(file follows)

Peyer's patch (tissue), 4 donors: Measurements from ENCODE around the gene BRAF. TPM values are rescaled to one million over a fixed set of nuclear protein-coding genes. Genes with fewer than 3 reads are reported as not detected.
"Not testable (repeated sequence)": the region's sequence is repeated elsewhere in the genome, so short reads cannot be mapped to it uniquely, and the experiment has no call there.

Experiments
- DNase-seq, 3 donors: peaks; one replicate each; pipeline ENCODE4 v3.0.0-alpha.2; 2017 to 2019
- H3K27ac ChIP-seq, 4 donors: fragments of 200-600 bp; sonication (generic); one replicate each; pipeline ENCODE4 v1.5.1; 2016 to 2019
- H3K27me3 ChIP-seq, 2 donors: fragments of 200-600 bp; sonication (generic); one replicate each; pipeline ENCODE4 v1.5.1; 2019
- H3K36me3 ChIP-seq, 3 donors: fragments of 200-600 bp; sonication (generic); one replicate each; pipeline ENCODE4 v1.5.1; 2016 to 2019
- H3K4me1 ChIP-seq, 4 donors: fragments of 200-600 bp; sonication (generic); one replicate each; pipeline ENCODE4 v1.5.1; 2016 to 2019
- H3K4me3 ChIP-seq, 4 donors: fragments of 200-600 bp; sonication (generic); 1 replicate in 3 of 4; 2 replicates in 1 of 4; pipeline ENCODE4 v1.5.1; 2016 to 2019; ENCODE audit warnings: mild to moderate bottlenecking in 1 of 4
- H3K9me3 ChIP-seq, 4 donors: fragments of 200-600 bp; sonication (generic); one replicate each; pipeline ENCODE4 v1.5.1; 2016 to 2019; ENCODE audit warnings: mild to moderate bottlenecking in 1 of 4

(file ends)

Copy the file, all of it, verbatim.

Peyer's patch (tissue), 4 donors: Measurements from ENCODE around the gene BRAF. TPM values are rescaled to one million over a fixed set of nuclear protein-coding genes. Genes with fewer than 3 reads are reported as not detected.
"Not testable (repeated sequence)": the region's sequence is repeated elsewhere in the genome, so short reads cannot be mapped to it uniquely, and the experiment has no call there.

Experiments
- DNase-seq, 3 donors: peaks; one replicate each; pipeline ENCODE4 v3.0.0-alpha.2; 2017 to 2019
- H3K27ac ChIP-seq, 4 donors: fragments of 200-600 bp; sonication (generic); one replicate each; pipeline ENCODE4 v1.5.1; 2016 to 2019
- H3K27me3 ChIP-seq, 2 donors: fragments of 200-600 bp; sonication (generic); one replicate each; pipeline ENCODE4 v1.5.1; 2019
- H3K36me3 ChIP-seq, 3 donors: fragments of 200-600 bp; sonication (generic); one replicate each; pipeline ENCODE4 v1.5.1; 2016 to 2019
- H3K4me1 ChIP-seq, 4 donors: fragments of 200-600 bp; sonication (generic); one replicate each; pipeline ENCODE4 v1.5.1; 2016 to 2019
- H3K4me3 ChIP-seq, 4 donors: fragments of 200-600 bp; sonication (generic); 1 replicate in 3 of 4; 2 replicates in 1 of 4; pipeline ENCODE4 v1.5.1; 2016 to 2019; ENCODE audit warnings: mild to moderate bottlenecking in 1 of 4
- H3K9me3 ChIP-seq, 4 donors: fragments of 200-600 bp; sonication (generic); one replicate each; pipeline ENCODE4 v1.5.1; 2016 to 2019; ENCODE audit warnings: mild to moderate bottlenecking in 1 of 4